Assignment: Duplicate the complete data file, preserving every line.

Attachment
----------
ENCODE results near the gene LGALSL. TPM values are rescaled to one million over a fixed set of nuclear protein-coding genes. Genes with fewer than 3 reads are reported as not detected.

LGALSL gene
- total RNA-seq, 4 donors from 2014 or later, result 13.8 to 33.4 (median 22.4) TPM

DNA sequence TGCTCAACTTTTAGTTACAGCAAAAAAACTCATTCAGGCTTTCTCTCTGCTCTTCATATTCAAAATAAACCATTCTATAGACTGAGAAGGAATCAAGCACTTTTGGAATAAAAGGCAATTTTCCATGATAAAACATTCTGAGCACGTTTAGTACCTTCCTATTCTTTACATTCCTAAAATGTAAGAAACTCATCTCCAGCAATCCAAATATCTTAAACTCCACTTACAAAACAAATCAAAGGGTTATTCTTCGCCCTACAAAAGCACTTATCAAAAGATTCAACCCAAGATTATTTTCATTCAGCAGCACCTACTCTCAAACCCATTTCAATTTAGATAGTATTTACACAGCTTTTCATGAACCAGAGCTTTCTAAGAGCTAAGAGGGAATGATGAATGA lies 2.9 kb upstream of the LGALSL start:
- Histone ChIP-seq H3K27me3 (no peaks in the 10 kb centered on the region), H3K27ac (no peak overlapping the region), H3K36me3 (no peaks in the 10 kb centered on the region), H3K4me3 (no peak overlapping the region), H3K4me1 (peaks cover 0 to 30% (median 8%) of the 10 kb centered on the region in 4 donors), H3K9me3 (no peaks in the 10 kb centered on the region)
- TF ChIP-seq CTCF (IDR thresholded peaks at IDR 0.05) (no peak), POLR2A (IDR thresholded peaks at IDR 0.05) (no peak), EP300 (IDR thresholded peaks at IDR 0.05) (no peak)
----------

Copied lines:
ENCODE results near the gene LGALSL. TPM values are rescaled to one million over a fixed set of nuclear protein-coding genes. Genes with fewer than 3 reads are reported as not detected.

LGALSL gene
- total RNA-seq, 4 donors from 2014 or later, result 13.8 to 33.4 (median 22.4) TPM

DNA sequence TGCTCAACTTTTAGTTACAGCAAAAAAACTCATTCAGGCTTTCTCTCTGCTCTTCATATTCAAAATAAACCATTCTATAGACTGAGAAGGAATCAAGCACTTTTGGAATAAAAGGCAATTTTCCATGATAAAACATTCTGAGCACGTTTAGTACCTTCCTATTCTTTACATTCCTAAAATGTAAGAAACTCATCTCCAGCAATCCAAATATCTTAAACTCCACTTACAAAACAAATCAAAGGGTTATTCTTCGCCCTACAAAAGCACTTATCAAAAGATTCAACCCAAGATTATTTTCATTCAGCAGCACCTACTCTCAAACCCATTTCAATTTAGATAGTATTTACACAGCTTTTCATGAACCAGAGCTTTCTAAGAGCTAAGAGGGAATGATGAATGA lies 2.9 kb upstream of the LGALSL start:
- Histone ChIP-seq H3K27me3 (no peaks in the 10 kb centered on the region), H3K27ac (no peak overlapping the region), H3K36me3 (no peaks in the 10 kb centered on the region), H3K4me3 (no peak overlapping the region), H3K4me1 (peaks cover 0 to 30% (median 8%) of the 10 kb centered on the region in 4 donors), H3K9me3 (no peaks in the 10 kb centered on the region)
- TF ChIP-seq CTCF (IDR thresholded peaks at IDR 0.05) (no peak), POLR2A (IDR thresholded peaks at IDR 0.05) (no peak), EP300 (IDR thresholded peaks at IDR 0.05) (no peak)